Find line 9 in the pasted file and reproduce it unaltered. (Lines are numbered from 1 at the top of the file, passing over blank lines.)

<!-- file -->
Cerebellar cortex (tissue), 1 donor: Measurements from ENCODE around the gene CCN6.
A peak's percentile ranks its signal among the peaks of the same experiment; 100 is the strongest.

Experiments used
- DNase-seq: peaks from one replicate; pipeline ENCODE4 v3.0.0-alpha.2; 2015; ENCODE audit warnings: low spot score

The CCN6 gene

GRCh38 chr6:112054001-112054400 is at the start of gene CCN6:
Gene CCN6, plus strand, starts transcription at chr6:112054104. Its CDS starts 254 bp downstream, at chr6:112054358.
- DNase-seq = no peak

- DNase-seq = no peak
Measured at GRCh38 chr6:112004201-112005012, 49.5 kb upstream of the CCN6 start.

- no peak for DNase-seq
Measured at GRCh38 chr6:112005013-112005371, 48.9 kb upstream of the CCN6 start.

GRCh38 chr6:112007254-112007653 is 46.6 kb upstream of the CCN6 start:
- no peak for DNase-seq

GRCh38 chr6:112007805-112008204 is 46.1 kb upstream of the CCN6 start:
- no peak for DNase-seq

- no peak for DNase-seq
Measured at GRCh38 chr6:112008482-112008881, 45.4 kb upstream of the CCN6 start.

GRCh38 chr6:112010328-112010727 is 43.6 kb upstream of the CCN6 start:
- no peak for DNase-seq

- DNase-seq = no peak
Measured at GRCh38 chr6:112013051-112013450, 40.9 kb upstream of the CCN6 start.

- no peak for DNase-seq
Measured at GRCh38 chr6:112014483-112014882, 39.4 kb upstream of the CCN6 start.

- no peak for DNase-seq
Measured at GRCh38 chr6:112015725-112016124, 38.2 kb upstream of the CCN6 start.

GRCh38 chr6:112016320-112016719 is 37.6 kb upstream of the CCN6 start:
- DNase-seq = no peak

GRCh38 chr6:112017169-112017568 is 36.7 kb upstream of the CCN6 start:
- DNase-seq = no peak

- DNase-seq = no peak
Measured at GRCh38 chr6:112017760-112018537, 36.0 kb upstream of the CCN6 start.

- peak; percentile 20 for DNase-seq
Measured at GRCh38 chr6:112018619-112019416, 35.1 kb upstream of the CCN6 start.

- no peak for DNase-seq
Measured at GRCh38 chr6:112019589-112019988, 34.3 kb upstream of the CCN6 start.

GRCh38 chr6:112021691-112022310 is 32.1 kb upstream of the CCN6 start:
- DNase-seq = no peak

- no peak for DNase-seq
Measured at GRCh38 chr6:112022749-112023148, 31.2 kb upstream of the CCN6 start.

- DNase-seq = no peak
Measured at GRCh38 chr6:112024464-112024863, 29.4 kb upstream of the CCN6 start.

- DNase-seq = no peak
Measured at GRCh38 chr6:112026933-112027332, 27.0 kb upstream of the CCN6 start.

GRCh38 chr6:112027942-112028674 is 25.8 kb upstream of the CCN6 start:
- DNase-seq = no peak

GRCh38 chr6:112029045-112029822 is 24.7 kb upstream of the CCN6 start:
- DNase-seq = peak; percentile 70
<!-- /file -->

- DNase-seq = no peak